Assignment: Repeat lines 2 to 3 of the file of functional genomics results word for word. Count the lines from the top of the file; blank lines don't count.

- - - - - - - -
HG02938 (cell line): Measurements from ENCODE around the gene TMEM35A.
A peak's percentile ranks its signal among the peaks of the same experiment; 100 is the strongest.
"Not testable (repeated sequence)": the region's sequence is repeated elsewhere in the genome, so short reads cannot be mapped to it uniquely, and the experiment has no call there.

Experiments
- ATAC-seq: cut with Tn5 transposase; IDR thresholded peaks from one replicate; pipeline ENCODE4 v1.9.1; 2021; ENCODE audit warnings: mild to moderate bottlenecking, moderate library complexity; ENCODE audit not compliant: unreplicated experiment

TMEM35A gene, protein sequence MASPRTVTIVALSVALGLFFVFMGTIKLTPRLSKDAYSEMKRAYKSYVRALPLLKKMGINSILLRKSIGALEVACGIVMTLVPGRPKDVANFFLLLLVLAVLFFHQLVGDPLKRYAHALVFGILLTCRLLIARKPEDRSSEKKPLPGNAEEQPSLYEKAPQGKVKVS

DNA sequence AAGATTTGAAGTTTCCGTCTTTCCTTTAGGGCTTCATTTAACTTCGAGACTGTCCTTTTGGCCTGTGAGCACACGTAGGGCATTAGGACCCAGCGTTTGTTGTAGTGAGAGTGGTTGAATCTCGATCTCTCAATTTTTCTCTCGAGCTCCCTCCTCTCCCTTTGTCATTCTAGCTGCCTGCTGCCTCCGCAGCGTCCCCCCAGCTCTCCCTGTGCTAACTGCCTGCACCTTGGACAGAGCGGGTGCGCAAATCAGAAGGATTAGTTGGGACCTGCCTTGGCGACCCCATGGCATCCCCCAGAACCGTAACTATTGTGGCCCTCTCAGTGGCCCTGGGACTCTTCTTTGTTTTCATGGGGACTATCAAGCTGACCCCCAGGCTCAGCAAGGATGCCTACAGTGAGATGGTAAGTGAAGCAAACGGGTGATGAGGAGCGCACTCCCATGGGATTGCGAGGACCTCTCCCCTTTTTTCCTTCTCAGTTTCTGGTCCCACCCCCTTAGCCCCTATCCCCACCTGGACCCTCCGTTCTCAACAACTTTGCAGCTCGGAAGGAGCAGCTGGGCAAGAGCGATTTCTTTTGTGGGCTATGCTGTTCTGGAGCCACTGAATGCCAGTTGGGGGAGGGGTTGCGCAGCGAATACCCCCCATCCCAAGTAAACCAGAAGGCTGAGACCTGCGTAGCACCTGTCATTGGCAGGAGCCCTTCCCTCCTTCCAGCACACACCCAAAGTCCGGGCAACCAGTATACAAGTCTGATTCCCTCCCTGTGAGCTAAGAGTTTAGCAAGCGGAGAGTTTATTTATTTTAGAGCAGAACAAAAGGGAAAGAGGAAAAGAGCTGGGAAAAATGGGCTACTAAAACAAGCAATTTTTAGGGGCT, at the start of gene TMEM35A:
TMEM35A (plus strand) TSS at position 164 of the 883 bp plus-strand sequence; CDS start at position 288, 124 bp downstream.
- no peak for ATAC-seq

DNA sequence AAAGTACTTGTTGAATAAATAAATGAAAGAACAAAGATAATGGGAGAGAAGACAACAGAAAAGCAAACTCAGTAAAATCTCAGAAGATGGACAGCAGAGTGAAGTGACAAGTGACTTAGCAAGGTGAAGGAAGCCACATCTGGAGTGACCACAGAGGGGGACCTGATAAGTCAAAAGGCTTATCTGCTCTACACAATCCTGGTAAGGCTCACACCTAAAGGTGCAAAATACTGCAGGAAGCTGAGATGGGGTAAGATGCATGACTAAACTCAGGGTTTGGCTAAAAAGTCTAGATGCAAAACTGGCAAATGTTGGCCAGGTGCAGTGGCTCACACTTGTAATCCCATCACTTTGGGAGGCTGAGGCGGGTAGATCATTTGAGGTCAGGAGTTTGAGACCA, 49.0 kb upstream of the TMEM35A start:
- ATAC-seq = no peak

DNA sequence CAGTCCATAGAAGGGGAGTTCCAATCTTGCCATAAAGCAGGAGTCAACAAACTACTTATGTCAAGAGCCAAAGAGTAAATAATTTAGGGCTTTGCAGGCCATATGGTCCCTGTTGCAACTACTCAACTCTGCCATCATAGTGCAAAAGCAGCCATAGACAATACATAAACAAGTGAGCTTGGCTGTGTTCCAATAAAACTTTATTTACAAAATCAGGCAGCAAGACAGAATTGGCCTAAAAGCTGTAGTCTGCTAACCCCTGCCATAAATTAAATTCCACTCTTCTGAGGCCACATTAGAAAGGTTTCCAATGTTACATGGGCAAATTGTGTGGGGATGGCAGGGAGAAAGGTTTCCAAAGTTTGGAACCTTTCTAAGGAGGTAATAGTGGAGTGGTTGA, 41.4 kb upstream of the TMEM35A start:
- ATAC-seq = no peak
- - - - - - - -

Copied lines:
A peak's percentile ranks its signal among the peaks of the same experiment; 100 is the strongest.
"Not testable (repeated sequence)": the region's sequence is repeated elsewhere in the genome, so short reads cannot be mapped to it uniquely, and the experiment has no call there.